Forty years ago, two librarians and a publisher at the American Library Association conference lamented that no African-American author or illustrator had yet been honored with a Newbery or Caldecott medal. In response to that conversation, they decided to establish an award that would acknowledge the achievements of African-American writers and artists in the field of children’s literature.
In this post, I encourage you to bring authors into your classroom to add a personal dimension to social studies lessons. Autobiographical accounts, for example, can offer first-person perspectives on events under discussion. And authors who research and write about historical and cultural topics often present their interpretations and sources while revealing their methods and processes.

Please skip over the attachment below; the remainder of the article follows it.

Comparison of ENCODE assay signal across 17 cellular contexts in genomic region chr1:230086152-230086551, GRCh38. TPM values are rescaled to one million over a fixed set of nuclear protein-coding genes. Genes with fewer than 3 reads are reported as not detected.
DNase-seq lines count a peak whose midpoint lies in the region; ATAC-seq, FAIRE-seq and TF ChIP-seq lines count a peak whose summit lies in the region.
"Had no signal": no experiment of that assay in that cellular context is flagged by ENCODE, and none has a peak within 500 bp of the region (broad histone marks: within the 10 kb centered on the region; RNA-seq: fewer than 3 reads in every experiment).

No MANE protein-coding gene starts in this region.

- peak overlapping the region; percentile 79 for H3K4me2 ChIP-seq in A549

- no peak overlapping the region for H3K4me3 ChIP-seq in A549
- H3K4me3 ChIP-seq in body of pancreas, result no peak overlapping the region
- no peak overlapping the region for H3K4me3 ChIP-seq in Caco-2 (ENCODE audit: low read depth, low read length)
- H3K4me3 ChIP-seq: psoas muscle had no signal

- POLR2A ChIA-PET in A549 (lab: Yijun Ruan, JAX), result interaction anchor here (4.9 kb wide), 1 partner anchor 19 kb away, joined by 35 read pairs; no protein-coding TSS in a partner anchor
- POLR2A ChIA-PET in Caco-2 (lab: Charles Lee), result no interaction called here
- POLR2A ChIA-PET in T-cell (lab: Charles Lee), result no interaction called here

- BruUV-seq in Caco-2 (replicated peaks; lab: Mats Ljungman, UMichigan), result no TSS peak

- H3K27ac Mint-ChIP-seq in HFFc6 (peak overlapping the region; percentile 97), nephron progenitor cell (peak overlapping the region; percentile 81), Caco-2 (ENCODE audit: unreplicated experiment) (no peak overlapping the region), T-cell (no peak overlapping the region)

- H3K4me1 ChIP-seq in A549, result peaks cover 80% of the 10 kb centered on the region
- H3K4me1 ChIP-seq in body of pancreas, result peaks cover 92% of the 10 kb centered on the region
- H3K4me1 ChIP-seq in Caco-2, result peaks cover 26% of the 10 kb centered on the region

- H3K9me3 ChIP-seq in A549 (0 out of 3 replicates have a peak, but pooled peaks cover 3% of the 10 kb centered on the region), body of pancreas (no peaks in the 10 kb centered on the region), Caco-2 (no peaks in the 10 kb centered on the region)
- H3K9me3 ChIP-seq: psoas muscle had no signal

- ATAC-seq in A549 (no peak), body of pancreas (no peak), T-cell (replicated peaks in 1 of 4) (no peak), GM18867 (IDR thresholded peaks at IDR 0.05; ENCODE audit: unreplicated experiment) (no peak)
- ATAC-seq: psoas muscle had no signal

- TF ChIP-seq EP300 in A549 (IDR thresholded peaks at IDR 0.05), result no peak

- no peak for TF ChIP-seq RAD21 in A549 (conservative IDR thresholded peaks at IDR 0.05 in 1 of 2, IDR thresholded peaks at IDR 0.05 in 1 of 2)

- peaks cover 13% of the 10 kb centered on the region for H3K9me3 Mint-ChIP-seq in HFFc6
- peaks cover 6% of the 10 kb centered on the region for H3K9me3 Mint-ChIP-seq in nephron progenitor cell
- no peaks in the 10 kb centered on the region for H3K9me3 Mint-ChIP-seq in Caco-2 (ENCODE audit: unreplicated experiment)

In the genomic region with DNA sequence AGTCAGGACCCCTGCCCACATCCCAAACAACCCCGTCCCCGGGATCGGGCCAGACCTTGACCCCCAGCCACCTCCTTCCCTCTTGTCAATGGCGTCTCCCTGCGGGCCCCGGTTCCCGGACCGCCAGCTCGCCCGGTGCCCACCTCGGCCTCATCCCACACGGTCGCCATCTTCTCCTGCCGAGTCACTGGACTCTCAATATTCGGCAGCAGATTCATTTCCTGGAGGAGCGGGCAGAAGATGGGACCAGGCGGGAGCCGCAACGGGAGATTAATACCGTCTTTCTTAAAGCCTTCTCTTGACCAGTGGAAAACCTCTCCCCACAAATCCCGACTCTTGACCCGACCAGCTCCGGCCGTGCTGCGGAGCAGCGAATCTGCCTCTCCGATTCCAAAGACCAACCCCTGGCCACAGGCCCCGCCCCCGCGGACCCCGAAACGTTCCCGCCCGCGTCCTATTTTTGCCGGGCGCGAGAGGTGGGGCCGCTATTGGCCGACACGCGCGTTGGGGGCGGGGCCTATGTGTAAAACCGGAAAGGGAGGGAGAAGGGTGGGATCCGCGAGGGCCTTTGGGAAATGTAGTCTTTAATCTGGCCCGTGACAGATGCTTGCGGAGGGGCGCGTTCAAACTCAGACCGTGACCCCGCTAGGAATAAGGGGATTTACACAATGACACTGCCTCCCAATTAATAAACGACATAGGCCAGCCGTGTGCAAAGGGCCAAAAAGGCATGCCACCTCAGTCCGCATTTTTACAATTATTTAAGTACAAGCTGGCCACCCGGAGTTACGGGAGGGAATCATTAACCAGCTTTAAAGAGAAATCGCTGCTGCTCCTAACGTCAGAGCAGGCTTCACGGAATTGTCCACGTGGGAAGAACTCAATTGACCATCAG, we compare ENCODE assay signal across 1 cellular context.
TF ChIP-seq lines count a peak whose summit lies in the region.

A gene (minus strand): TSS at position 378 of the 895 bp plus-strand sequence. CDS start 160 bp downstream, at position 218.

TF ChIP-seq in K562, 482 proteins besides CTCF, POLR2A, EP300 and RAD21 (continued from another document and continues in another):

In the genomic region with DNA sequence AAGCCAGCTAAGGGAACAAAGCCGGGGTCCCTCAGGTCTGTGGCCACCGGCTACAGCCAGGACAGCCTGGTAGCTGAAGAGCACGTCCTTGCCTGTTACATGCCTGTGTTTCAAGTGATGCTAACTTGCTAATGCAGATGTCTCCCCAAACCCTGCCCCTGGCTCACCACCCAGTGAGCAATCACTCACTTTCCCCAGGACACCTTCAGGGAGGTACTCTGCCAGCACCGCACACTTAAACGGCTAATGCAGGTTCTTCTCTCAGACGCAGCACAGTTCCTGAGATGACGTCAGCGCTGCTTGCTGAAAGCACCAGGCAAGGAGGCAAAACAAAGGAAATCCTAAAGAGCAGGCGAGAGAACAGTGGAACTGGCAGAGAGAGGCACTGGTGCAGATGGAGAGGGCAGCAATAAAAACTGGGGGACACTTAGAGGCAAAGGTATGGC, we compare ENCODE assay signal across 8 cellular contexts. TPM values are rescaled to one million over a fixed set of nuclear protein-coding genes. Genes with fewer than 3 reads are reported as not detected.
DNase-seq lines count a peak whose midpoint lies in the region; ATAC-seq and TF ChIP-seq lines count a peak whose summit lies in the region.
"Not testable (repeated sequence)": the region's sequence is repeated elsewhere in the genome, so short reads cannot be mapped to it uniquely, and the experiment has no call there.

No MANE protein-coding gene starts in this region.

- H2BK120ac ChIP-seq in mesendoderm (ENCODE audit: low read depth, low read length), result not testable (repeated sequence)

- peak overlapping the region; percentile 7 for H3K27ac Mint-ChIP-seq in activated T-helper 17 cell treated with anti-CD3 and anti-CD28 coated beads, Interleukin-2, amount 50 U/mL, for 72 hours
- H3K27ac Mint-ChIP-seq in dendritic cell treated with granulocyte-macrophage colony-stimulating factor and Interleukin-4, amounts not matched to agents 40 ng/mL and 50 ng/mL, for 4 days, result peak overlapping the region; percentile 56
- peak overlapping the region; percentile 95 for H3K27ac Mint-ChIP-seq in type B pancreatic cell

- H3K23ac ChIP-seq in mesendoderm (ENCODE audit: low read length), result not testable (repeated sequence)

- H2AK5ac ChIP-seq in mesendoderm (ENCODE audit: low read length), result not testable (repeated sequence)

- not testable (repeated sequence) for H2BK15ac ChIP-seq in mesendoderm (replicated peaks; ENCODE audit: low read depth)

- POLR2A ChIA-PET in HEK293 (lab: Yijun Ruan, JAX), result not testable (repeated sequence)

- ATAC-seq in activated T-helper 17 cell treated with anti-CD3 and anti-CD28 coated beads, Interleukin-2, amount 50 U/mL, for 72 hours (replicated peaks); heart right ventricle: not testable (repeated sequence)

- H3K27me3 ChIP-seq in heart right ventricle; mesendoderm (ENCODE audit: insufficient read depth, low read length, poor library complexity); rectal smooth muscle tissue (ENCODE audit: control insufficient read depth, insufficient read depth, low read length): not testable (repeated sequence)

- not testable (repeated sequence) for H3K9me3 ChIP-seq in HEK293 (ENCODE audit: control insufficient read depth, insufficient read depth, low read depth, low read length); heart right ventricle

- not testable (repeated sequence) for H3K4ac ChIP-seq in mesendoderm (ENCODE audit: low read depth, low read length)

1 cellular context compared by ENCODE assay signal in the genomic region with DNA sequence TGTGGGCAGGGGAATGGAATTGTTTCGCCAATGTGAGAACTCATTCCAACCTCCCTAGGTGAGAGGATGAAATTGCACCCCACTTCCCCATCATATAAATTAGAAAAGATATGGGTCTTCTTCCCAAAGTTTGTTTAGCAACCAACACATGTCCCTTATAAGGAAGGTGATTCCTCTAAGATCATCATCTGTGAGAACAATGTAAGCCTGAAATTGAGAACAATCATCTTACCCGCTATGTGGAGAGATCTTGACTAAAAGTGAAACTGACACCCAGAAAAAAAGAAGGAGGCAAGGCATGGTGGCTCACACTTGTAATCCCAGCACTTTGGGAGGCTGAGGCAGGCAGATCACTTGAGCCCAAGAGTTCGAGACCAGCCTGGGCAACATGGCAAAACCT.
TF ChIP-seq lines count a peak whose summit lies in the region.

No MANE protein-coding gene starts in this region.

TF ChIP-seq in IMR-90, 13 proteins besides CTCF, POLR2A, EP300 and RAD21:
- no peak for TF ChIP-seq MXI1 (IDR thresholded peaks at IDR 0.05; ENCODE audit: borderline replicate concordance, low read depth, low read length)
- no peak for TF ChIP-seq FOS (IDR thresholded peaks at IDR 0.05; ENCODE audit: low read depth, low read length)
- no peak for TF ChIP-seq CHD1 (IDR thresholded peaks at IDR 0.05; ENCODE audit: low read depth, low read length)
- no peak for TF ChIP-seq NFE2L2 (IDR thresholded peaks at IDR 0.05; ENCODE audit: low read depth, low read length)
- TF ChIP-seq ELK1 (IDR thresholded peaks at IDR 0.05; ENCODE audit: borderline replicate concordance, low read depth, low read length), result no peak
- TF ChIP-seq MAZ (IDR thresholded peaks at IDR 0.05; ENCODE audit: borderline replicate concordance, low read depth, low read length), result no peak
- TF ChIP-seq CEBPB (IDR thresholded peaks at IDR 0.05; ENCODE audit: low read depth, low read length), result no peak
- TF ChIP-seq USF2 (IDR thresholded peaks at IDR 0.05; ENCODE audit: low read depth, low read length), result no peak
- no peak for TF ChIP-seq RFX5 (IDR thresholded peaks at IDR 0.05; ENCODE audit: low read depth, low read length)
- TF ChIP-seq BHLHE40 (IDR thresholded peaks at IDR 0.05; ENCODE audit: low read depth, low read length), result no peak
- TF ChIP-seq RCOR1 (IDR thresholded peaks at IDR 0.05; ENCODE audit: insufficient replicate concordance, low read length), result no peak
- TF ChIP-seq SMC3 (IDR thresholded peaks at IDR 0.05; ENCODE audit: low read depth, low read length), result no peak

In this month's post, I’ve selected a sampling of TeachingBooks.net materials on high-interest titles with low reading levels that students will find enjoyable and accessible. These multimedia resources will enliven book discussions as they honor students' interests.